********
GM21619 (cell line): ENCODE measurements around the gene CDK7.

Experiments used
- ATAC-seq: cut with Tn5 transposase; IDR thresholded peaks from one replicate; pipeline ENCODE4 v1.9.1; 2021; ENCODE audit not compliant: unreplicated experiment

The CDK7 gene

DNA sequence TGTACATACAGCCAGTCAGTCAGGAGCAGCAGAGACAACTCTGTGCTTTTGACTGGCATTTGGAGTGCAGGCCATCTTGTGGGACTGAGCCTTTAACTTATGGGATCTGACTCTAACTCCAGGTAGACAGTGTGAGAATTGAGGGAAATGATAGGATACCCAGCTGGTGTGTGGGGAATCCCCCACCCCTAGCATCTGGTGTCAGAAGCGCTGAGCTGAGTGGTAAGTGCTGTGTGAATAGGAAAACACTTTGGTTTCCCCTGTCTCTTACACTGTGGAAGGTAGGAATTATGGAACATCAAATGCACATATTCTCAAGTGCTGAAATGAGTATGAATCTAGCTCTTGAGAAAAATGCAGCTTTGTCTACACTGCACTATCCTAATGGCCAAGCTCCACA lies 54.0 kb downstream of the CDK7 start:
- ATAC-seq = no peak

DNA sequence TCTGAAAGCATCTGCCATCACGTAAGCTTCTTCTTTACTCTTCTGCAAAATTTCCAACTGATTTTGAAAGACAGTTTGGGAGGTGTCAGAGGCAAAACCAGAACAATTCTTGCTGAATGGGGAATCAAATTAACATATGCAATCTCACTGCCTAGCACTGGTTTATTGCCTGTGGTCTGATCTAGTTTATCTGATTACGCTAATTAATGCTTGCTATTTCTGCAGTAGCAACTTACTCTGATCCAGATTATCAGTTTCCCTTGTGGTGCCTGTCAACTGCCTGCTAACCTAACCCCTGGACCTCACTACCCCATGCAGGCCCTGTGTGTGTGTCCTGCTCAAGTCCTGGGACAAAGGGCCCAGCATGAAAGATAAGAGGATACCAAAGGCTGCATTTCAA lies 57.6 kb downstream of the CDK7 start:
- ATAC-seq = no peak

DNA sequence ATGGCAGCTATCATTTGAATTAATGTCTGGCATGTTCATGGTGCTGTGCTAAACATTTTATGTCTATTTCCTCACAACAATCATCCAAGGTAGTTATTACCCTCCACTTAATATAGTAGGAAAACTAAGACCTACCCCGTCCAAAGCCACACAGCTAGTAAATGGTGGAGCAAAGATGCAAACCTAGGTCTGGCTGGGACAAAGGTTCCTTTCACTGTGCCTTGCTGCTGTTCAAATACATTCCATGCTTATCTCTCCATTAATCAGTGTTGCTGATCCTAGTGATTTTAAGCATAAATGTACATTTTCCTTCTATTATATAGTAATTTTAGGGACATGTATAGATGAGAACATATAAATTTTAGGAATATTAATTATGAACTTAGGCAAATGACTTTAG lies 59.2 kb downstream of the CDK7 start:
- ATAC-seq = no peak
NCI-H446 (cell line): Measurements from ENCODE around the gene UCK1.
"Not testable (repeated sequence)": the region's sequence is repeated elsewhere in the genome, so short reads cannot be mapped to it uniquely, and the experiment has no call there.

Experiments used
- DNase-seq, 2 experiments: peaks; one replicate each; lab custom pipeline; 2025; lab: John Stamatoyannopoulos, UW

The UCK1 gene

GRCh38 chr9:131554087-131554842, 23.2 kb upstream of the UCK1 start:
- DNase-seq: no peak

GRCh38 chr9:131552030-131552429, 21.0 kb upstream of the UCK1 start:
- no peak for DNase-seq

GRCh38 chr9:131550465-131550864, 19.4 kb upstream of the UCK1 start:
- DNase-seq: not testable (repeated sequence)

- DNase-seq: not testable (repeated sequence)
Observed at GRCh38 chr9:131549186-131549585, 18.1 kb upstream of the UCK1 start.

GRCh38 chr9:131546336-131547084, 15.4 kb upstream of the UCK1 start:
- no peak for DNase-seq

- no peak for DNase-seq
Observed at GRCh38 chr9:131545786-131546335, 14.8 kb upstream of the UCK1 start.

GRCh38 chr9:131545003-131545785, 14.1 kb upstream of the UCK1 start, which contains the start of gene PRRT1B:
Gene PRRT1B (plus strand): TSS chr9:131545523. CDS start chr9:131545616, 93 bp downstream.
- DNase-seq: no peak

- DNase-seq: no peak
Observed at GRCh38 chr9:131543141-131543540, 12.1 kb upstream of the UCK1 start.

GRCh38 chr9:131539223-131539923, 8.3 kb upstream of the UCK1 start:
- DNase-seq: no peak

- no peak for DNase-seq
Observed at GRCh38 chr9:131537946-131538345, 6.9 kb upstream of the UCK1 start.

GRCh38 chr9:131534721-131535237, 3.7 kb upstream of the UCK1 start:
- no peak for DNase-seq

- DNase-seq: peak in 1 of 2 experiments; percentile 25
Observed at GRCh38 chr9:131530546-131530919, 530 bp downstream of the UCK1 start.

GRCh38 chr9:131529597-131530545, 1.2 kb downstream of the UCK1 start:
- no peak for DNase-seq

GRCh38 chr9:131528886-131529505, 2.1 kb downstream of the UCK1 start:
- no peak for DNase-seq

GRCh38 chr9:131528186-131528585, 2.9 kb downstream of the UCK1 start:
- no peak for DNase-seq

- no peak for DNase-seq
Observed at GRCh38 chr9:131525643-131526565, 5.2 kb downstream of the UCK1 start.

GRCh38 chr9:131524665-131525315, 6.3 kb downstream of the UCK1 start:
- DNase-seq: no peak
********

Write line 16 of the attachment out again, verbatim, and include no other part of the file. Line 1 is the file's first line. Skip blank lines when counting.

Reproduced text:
GRCh38 chr9:131554087-131554842, 23.2 kb upstream of the UCK1 start: